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Subjects completed a one-time only online survey to assess current health and retrospective dating violence histories from age 13 to 19 (described below).The recruitment procedures were as follows: To reduce response bias, subjects were first asked about health before they were asked about dating violence victimization.Asking subjects details about dating violence first, which could be a traumatic experience, could potentially cause bias in their responses to the health items; specifically, subjects might provide lower health ratings if the experience of completing the dating violence questions was traumatic [], retrospective assessment is the field’s standard for capturing adolescent dating violence experiences and our assessment method used memory prompts to facilitate recall.

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The findings from Exner-Cortens’ study support those from other studies showing an increased risk of violence re-victimization in late adolescence/young adulthood if experienced earlier in adolescence [], the violence assessment was limited. These studies have shown that adults who experience physical/sexual types of violence within intimate (e.g., dating, marital) relationships tend to have more pronounced adverse health impacts (e.g., depression, chronic disease) than adults who experience non-physical types of abuse only (e.g., controlling behavior, insults) [].The proportion of females and males who suffered non-dating physical abuse before age 18 (being punched, kicked, choked, or receiving a more serious physical punishment from a parent or other adult guardian) was 7.2% and 8.6%, respectively.The proportion of females and males who were touched in a sexual place or forced to touch another person when they did not want to before age 18 was 12% and 2.9%, respectively.We created the following exposure groups based on prior studies that have conceptually and empirically examined physical and sexual violence within a single category [], we asked about 1) whether subjects had ever been bullied between ages 13 and 19 (1 question); and 2) whether subjects experienced other types of abuse before age 18, including being punched, kicked, choked, or receiving a more serious physical punishment from a parent or other adult guardian (1 question) and being touched in a sexual place or being forced to touch another person when they did not want to (1 question). Chi-square tests were used to compare health indicators for subjects who reported any dating violence victimization with those who reported no victimization.Generalized linear models with a log link and robust sandwich variance estimators were used to obtain prevalence ratios (PRs) for each dichotomous health indicator for exposed compared to unexposed subjects, using a modified Possion regression approach [].The multivariable models were adjusted for age and other non-dating abuse victimization (bullying; punched, kicked, choked by a parent/guardian; touched in a sexual place, forced to touch someone sexually).were at increased risk of smoking (prevalence ratio = 3.95); depressive symptoms (down/hopeless, PR = 2.00; lost interest, PR = 1.79); eating disorders (using diet aids, PR = 1.98; fasting, PR = 4.71; vomiting to lose weight, PR = 4.33); and frequent sexual behavior (5 intercourse and oral sex partners, PR = 2.49, PR = 2.02; having anal sex, PR = 2.82).The sample comprised 585 subjects (ages 18 to 21; mean age, 19.8, SD = 1.0) recruited from The Ohio State University who completed an online survey to assess: 1) current health (depression, disordered eating, binge drinking, smoking, and frequent sexual behavior); and 2) dating violence victimization from age 13 to 19 (retrospectively assessed using eight questions covering physical, sexual, and non-physical abuse, including technology-related abuse involving stalking/harassment via text messaging and email).Multivariable models compared health indicators in never-exposed subjects to those exposed to physical/sexual or non-physical dating violence only.Specifically, our study includes an expanded assessment of how dating violence types relate to health in late adolescence, including dating violence types that are relevant to today’s adolescents [], has affected teen relationships, including violence occurring in those relationships.For example, cell phones and other electronic mechanisms provide pathways for increased monitoring and harassment of dating/romantic partners and may exacerbate jealousy [].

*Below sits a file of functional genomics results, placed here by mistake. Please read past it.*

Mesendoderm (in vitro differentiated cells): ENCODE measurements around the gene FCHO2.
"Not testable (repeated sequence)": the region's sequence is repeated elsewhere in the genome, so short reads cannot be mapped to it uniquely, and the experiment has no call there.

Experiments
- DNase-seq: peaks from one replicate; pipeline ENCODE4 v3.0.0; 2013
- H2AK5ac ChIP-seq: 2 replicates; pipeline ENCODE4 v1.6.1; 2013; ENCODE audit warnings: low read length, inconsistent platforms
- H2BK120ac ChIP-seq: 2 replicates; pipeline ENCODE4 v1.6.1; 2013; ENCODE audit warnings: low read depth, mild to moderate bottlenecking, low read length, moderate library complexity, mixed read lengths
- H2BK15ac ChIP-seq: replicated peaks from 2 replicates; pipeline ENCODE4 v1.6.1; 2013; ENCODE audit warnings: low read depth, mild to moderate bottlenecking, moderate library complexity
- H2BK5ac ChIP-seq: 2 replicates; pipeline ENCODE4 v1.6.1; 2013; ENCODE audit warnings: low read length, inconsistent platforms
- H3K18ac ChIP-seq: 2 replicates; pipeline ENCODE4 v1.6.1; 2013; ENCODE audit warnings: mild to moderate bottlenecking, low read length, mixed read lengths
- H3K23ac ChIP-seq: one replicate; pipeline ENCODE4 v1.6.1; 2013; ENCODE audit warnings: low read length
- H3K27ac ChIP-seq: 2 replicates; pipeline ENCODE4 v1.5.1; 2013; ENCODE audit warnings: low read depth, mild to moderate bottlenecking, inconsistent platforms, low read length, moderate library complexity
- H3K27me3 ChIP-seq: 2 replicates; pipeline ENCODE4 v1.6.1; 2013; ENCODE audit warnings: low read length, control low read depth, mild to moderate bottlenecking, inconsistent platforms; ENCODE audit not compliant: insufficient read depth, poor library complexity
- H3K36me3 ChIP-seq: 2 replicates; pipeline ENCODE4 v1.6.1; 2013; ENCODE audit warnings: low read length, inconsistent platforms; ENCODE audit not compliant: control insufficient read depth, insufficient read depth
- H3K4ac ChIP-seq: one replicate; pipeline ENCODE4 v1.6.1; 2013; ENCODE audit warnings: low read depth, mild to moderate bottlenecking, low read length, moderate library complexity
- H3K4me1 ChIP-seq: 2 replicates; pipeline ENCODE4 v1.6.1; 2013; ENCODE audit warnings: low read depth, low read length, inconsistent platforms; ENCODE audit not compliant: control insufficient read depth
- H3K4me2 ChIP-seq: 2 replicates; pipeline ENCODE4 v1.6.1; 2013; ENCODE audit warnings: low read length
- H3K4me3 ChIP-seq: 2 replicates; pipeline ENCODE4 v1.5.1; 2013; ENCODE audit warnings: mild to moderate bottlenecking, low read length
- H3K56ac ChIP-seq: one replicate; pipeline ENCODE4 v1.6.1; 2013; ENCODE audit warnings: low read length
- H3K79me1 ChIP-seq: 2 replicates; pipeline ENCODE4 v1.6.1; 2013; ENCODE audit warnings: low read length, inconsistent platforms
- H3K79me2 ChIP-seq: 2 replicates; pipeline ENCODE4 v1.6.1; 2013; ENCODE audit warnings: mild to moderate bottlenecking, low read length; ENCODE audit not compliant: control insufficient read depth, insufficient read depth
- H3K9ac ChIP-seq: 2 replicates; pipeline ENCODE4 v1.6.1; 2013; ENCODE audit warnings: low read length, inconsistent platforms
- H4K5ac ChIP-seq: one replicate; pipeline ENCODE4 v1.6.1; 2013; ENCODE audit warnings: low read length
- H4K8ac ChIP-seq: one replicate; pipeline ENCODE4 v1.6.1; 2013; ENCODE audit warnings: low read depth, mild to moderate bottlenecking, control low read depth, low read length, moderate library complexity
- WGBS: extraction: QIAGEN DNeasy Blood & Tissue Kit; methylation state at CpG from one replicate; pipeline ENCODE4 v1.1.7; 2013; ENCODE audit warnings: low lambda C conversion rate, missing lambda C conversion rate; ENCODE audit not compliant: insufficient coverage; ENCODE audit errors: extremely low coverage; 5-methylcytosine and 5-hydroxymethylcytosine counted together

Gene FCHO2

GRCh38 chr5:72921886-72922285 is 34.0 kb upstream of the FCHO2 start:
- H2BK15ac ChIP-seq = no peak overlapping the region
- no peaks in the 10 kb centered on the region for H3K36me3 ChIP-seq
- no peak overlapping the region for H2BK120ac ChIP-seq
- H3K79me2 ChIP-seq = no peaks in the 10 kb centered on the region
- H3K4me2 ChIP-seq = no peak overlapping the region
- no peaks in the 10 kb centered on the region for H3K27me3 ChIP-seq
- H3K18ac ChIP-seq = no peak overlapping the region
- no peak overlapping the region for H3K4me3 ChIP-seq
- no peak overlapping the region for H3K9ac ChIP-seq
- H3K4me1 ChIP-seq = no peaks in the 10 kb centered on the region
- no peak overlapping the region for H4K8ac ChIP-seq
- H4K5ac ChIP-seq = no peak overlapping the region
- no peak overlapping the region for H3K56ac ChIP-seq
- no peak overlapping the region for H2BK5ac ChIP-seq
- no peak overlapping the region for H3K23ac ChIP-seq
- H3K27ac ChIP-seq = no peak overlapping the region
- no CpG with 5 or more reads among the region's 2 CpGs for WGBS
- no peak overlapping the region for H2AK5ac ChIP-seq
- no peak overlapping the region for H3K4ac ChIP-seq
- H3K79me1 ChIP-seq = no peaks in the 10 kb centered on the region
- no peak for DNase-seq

1. Aug 3, 2017. Healthy relationship behaviors can have a positive effect on a teen's emotional development. Unhealthy, abusive, or violent relationships can have severe consequences and short- and long-term negative effects on a developing teen. Youth who experience dating violence are more likely to experience the.

  2. Related AAP Policy and Publications. Role of the Pediatrician in Youth Violence Prevention · Longitudinal Associations Between Teen Dating Violence Victimization and Adverse Health Outcomes​.

  3. Pediatrics. 2013 Jan;131171-8. doi 10.1542/peds.2012-1029. Epub 2012 Dec 10. Longitudinal associations between teen dating violence victimization and adverse health outcomes. Exner-Cortens D1, Eckenrode J, Rothman E. Author information 1Department of Human Development and Bronfenbrenner Center for.

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